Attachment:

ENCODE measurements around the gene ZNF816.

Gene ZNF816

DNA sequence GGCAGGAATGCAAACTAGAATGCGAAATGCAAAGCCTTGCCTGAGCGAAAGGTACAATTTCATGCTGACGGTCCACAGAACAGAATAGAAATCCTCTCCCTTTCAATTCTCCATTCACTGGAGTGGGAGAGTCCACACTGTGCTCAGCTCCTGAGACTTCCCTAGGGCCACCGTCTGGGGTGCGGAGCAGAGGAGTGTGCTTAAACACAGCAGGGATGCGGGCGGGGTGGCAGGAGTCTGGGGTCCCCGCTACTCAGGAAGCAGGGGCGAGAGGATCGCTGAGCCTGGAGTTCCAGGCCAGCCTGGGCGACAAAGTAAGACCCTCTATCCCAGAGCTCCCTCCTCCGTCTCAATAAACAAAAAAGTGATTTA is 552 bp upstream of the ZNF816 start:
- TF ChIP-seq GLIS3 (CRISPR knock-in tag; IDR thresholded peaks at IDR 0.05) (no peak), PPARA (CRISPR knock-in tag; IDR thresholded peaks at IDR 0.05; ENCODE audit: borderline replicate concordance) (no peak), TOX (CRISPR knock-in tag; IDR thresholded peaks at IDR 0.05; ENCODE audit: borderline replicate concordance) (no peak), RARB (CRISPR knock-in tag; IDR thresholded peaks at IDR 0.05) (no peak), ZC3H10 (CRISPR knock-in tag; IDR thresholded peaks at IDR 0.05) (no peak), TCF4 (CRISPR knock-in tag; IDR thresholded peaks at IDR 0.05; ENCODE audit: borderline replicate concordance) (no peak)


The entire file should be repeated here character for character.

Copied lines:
ENCODE measurements around the gene ZNF816.

Gene ZNF816

DNA sequence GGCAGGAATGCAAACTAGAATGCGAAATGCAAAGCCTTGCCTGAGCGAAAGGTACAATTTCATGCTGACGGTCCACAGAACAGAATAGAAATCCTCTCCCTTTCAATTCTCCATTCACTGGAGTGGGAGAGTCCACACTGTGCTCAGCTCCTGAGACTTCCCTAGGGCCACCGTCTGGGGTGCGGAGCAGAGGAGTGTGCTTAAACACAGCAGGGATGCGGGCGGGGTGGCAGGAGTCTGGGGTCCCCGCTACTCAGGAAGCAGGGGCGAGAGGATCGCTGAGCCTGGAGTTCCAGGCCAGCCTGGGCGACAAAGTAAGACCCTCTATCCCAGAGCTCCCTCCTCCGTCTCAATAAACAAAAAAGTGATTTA is 552 bp upstream of the ZNF816 start:
- TF ChIP-seq GLIS3 (CRISPR knock-in tag; IDR thresholded peaks at IDR 0.05) (no peak), PPARA (CRISPR knock-in tag; IDR thresholded peaks at IDR 0.05; ENCODE audit: borderline replicate concordance) (no peak), TOX (CRISPR knock-in tag; IDR thresholded peaks at IDR 0.05; ENCODE audit: borderline replicate concordance) (no peak), RARB (CRISPR knock-in tag; IDR thresholded peaks at IDR 0.05) (no peak), ZC3H10 (CRISPR knock-in tag; IDR thresholded peaks at IDR 0.05) (no peak), TCF4 (CRISPR knock-in tag; IDR thresholded peaks at IDR 0.05; ENCODE audit: borderline replicate concordance) (no peak)